Guthrie to Stillwater

Begin your journey with breakfast at Stables Cafe in downtown Guthrie, on the corner of Highways 33 and 77. Stables offers a vast menu for breakfast, lunch and dinner and is a regular motorcycle hangout.

Stables Cafe in Guthrie is a great place to start your trip. They offer great food and are open 7 days per week.
Stables Cafe in Guthrie is a great place to start your trip. They offer great food and are open 7 days per week.

Follow the route east and a bit north to Summit View Cemetery just outside Guthrie. Summit View features their very own “Boot Hill” section and is home to an infamous outlaw named Elmer McCurdy. You see, McCurdy was just an unknown petty thief and train robber when he died, but after his death he traveled a circuitous route that ended up in a museum in Santa Monica, a freak show in the circus, and even a guest appearance on the “Six Million Dollar Man” television show.

Boot Hill is where the locals buried outlaws when nobody would claim the body.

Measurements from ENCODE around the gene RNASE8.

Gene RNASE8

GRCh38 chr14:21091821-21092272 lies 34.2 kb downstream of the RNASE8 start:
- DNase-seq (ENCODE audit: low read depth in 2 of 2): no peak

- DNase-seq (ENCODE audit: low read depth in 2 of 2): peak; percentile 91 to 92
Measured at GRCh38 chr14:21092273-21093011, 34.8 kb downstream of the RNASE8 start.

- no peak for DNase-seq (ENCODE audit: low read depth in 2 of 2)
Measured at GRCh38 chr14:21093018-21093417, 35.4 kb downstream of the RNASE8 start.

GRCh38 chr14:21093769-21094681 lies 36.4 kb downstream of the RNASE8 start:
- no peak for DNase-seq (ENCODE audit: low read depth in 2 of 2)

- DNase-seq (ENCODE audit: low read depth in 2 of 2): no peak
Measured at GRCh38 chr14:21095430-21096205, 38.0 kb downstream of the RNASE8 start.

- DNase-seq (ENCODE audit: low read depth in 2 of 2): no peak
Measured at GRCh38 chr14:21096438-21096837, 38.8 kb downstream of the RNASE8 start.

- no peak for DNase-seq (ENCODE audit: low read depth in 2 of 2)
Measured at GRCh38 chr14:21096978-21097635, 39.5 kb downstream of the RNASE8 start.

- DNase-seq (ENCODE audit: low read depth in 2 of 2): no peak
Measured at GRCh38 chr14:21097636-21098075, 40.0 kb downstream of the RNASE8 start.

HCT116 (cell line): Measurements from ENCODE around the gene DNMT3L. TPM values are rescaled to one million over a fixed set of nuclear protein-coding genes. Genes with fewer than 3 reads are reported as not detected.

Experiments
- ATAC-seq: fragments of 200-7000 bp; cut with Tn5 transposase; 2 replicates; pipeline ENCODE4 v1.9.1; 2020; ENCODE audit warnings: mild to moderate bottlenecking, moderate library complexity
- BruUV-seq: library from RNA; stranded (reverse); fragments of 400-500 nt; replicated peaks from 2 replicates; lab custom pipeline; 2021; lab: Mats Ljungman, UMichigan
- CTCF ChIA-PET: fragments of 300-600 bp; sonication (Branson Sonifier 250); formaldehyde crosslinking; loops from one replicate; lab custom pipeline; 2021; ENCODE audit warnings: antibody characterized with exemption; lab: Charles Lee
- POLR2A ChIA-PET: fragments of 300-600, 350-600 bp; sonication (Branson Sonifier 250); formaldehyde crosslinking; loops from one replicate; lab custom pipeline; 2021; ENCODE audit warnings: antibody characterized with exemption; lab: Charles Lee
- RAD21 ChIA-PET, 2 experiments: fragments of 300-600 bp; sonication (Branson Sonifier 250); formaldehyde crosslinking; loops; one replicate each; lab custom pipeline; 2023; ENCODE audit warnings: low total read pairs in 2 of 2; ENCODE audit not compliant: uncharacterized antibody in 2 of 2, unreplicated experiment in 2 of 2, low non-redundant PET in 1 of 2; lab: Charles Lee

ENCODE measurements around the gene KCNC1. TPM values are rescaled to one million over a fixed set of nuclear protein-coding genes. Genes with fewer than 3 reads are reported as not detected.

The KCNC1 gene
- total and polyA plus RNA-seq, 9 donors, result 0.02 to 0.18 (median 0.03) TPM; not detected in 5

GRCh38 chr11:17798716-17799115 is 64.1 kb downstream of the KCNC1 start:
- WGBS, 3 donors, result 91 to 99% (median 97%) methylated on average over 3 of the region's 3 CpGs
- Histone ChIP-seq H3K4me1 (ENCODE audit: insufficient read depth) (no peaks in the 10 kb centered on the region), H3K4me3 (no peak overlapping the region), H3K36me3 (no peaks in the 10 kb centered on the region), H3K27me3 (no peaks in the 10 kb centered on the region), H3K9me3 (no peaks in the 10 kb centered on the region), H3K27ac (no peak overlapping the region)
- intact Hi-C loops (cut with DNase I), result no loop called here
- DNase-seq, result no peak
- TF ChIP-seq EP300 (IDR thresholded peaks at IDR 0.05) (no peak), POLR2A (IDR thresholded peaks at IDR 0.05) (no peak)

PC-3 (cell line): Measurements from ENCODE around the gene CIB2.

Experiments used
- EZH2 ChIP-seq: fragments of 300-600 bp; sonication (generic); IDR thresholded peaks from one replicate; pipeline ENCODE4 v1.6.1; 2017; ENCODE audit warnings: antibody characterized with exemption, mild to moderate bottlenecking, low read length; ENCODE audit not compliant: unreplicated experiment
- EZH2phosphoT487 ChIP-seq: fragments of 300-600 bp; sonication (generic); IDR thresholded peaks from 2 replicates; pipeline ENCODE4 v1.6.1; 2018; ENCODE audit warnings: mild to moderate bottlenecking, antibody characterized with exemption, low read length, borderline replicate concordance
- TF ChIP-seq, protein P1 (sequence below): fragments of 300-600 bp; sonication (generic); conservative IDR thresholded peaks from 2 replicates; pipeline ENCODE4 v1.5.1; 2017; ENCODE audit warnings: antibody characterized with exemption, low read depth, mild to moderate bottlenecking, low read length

Boot Hill is where the locals buried outlaws when nobody would claim the body.
We stopped by the Boot Hill section of Summit View Cemetery on our dual sport motorcycles.
We stopped by the Boot Hill section of Summit View Cemetery on our dual sport motorcycles.
Charlie Pearson was a desparado buried in Boot Hill.
Charlie Pearson was a desparado buried in Boot Hill.
I am guessing Little Dick West was not fond of his nickname.
I am guessing Little Dick West was not fond of his nickname.
Elmer McCurdy was killed near in the Osage Hills of Oklahoma and became "famous" well after his death.
Elmer McCurdy was killed near in the Osage Hills of Oklahoma and became “famous” well after his death.